FERROCHROME producer ZimAlloys surrendered 35% of its claims to government, as it moves to comply with a directive compelling chrome miners to cede half of their claims for onward distribution to small-scale miners and smelters.
BY FIDELITY MHLANGA
In 2015, government directed two chrome giants, Zimasco and Zimalloys to cede 50% of their claims and Zimasco has since fully complied with the directive.
Mines and Mining Development deputy minister Fred Moyo yesterday told NewsDay that ZimAlloys has so far ceded 35%, adding that government was negotiating with the company to fully comply with the directive.
“They have ceded 35%. So we will accept that for now. But we are still negotiating with them because government position is they must cede 50%. So the permanent secretary will go ahead in distributing what they gave to us because people want to mine,” Moyo said.
ZimAlloys has a total of 39 175 hectares.
According to a mining markets and investment website, InvestmentMine, ferrochrome prices grew by 27% to $2, 29 per kg as at the end of March, from $1, 80 per kg in April 2016.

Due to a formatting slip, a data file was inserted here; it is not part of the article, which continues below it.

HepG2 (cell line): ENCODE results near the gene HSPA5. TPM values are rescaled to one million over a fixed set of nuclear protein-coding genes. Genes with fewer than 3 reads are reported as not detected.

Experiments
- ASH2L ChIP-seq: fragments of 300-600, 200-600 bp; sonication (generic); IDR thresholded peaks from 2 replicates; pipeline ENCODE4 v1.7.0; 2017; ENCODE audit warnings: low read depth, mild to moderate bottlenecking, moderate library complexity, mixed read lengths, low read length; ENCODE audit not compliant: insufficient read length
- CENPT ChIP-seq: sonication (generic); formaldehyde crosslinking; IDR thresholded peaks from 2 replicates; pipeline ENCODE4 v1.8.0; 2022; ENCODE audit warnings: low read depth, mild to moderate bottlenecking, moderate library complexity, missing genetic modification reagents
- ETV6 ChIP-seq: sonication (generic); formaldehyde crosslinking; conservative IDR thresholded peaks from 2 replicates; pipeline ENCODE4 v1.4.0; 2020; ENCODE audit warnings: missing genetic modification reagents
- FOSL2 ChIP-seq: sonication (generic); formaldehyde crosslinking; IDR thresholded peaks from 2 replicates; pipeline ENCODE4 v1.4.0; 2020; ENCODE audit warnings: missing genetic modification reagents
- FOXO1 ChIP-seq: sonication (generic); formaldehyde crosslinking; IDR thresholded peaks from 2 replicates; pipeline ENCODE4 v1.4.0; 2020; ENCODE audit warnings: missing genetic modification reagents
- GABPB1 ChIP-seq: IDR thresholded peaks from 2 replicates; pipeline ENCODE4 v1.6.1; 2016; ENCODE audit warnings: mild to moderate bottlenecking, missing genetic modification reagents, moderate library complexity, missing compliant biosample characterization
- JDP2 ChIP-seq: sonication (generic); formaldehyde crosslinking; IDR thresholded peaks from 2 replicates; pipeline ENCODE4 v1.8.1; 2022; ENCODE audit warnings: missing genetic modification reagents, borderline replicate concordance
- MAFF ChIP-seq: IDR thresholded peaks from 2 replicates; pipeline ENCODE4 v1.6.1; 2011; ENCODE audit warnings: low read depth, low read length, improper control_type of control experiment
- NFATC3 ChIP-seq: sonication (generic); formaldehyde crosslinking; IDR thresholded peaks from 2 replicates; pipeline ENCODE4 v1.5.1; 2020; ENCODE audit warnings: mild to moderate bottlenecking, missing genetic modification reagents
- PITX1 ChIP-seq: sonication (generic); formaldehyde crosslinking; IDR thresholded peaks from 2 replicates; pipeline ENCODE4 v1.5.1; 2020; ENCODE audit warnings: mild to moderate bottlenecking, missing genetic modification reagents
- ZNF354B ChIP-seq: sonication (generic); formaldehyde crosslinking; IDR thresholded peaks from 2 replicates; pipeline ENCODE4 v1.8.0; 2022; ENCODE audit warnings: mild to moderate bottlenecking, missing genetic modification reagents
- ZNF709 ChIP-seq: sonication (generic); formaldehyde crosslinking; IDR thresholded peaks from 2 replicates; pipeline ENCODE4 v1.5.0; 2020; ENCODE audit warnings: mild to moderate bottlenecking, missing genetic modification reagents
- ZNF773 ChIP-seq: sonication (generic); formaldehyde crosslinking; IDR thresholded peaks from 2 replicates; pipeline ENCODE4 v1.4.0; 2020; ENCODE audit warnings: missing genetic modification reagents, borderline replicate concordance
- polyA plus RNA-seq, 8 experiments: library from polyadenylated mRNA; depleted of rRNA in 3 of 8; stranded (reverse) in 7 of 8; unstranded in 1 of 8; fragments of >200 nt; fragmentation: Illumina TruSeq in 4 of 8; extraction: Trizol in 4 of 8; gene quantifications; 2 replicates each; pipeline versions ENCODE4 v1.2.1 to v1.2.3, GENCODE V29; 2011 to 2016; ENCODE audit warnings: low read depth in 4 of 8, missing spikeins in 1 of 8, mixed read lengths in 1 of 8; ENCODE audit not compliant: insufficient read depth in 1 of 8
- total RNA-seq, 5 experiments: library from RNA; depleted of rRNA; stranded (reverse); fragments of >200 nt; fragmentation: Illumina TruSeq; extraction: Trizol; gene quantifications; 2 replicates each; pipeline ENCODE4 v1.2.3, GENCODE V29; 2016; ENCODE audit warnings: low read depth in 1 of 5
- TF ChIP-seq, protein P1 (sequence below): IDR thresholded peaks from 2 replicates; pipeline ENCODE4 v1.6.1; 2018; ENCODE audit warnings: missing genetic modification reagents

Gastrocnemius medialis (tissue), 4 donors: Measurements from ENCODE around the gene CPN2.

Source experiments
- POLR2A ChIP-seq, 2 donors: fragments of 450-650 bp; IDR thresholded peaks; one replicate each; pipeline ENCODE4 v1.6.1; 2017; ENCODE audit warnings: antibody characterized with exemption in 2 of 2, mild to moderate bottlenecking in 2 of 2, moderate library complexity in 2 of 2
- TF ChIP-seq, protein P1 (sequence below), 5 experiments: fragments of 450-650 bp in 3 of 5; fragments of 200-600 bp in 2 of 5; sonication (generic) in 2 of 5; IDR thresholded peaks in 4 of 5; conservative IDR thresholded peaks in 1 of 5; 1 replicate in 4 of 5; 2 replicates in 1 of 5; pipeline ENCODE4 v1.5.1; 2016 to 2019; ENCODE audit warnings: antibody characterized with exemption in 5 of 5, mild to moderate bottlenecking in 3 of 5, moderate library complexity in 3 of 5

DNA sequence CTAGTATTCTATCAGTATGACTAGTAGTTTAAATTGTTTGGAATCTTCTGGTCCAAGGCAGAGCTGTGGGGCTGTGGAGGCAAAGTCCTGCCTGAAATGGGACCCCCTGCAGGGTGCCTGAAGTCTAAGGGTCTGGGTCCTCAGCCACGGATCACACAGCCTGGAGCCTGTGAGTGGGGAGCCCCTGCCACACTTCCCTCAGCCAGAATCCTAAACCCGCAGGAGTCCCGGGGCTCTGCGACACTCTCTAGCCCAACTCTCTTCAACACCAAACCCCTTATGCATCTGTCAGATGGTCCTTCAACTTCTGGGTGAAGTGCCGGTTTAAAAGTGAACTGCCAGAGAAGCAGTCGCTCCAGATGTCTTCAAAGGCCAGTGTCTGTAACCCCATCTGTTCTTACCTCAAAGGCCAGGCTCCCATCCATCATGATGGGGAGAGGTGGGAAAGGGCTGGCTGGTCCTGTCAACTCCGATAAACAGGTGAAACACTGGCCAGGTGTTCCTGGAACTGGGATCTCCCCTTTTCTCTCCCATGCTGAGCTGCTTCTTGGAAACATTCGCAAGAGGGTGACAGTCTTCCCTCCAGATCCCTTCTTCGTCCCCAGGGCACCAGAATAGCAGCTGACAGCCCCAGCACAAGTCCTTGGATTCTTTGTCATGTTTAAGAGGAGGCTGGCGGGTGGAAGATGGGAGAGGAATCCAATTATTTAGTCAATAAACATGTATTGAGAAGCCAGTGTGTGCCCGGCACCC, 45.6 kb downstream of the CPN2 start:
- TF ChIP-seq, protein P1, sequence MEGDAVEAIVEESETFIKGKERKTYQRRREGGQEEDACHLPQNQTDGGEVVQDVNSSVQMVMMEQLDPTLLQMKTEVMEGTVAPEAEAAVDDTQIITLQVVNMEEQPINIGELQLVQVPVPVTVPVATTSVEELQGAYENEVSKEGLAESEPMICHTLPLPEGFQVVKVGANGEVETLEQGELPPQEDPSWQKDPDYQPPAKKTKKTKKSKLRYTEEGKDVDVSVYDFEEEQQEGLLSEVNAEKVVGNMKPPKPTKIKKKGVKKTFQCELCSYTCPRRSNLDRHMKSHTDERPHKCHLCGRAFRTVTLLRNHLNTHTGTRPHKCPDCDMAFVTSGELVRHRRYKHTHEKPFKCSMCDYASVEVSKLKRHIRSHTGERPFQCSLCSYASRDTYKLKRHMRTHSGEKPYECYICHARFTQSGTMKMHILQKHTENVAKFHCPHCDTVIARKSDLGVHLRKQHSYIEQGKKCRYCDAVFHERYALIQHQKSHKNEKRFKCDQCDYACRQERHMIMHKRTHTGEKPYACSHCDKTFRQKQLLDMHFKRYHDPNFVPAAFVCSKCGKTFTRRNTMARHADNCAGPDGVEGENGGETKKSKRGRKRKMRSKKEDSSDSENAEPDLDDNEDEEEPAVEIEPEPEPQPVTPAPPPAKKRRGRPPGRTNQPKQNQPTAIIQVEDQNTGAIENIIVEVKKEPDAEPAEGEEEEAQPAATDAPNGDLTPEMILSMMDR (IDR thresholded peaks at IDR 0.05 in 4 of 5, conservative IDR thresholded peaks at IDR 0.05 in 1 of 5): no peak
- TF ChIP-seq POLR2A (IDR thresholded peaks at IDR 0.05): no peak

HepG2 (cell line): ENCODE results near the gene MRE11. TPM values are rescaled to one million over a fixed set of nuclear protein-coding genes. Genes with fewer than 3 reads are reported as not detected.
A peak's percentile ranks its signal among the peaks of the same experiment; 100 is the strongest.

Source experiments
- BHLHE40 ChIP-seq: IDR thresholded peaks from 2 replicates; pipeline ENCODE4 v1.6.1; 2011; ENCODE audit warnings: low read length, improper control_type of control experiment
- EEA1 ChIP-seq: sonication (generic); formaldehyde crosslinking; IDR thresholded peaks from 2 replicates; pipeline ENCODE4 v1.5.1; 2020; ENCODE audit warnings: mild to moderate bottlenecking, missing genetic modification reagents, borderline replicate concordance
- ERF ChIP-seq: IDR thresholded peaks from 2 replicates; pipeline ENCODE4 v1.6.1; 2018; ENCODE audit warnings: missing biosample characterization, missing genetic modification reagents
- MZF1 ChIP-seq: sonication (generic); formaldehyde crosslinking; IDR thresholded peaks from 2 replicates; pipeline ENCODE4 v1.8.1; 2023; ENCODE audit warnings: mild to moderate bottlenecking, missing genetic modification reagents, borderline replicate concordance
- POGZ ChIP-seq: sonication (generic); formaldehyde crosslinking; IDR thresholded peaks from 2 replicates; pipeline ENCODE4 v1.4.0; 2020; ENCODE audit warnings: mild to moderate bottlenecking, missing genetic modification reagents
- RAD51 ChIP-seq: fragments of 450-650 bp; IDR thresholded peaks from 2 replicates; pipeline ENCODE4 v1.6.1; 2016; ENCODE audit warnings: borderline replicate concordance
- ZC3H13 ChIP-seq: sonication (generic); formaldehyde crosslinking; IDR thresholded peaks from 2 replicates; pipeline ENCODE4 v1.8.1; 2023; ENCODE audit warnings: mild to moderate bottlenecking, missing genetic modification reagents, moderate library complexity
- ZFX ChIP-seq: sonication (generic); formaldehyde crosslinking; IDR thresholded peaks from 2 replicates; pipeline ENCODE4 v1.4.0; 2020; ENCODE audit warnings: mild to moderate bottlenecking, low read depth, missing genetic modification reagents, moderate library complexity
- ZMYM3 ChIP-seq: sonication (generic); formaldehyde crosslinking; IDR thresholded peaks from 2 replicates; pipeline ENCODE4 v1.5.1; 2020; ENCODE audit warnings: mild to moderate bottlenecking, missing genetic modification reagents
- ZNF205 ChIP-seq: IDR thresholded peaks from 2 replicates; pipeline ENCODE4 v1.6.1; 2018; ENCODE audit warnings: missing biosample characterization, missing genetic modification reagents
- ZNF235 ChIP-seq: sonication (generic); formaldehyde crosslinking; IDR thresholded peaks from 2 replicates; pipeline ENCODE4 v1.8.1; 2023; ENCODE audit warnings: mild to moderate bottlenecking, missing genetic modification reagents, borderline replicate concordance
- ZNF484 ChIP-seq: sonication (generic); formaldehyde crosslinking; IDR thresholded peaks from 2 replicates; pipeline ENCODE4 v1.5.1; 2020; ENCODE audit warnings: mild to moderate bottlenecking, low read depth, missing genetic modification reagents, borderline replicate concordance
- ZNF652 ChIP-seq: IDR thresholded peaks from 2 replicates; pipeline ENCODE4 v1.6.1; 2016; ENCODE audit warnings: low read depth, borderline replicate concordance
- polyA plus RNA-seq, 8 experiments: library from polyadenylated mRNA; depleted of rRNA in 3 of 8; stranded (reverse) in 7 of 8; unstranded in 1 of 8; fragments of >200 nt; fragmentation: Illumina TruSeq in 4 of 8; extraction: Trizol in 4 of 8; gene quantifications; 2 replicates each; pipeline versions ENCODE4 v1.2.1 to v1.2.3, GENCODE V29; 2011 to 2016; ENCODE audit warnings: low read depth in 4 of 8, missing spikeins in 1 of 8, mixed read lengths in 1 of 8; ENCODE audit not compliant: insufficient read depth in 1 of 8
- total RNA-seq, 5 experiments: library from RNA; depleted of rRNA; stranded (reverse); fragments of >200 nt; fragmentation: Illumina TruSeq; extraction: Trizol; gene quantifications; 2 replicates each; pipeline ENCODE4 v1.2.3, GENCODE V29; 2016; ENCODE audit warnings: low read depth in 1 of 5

The boom in the international price of chrome has seen foreign companies scrambling for chrome claims in the country.
Last month, Moyo told our sister paper The Standard it was critical for Zimbabwe to take advantage of the prices of ferrochrome and avoid bureaucratic processes and move with the times in order to accommodate chrome investors.
Zimbabwe holds the second largest chrome ore reserves after South Africa.
In April 2011, Zimbabwe banned the export of raw chrome, urging companies to beneficiate the mineral into ferrochrome. The move failed as companies struggled due to lack of smelting capacity, high production costs and power shortages.
The ban was lifted in June 2015.
The freeze led to the country accumulating 77 000 tonnes of chrome ore.